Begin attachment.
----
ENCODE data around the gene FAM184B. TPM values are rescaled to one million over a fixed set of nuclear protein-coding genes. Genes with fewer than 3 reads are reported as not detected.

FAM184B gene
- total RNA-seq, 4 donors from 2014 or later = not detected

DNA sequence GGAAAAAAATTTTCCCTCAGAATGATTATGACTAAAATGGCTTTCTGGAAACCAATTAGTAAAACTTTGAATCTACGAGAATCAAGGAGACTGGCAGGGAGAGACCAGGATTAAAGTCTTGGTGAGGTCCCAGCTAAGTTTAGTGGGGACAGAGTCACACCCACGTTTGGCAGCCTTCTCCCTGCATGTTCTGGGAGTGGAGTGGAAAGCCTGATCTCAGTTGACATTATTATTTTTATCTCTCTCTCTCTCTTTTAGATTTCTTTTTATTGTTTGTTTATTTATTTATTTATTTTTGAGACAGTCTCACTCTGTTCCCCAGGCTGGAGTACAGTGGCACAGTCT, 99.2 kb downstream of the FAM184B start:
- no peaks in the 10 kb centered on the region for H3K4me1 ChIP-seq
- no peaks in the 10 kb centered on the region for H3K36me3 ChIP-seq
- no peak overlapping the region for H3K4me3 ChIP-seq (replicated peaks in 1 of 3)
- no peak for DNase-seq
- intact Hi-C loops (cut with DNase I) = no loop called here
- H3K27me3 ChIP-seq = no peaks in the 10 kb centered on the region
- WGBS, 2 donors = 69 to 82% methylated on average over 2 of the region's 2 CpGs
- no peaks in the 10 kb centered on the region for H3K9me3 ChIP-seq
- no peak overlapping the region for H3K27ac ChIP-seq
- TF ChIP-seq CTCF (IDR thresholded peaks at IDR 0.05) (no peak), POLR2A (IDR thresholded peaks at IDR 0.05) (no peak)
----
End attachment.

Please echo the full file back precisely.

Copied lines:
ENCODE data around the gene FAM184B. TPM values are rescaled to one million over a fixed set of nuclear protein-coding genes. Genes with fewer than 3 reads are reported as not detected.

FAM184B gene
- total RNA-seq, 4 donors from 2014 or later = not detected

DNA sequence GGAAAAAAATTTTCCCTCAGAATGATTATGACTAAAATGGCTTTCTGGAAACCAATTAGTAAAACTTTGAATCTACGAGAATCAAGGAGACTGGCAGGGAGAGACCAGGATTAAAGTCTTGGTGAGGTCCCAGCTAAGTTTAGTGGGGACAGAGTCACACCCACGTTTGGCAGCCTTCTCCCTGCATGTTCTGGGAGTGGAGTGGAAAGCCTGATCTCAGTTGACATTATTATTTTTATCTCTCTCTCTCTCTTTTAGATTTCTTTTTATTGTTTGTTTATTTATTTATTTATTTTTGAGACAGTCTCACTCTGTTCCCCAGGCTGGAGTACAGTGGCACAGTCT, 99.2 kb downstream of the FAM184B start:
- no peaks in the 10 kb centered on the region for H3K4me1 ChIP-seq
- no peaks in the 10 kb centered on the region for H3K36me3 ChIP-seq
- no peak overlapping the region for H3K4me3 ChIP-seq (replicated peaks in 1 of 3)
- no peak for DNase-seq
- intact Hi-C loops (cut with DNase I) = no loop called here
- H3K27me3 ChIP-seq = no peaks in the 10 kb centered on the region
- WGBS, 2 donors = 69 to 82% methylated on average over 2 of the region's 2 CpGs
- no peaks in the 10 kb centered on the region for H3K9me3 ChIP-seq
- no peak overlapping the region for H3K27ac ChIP-seq
- TF ChIP-seq CTCF (IDR thresholded peaks at IDR 0.05) (no peak), POLR2A (IDR thresholded peaks at IDR 0.05) (no peak)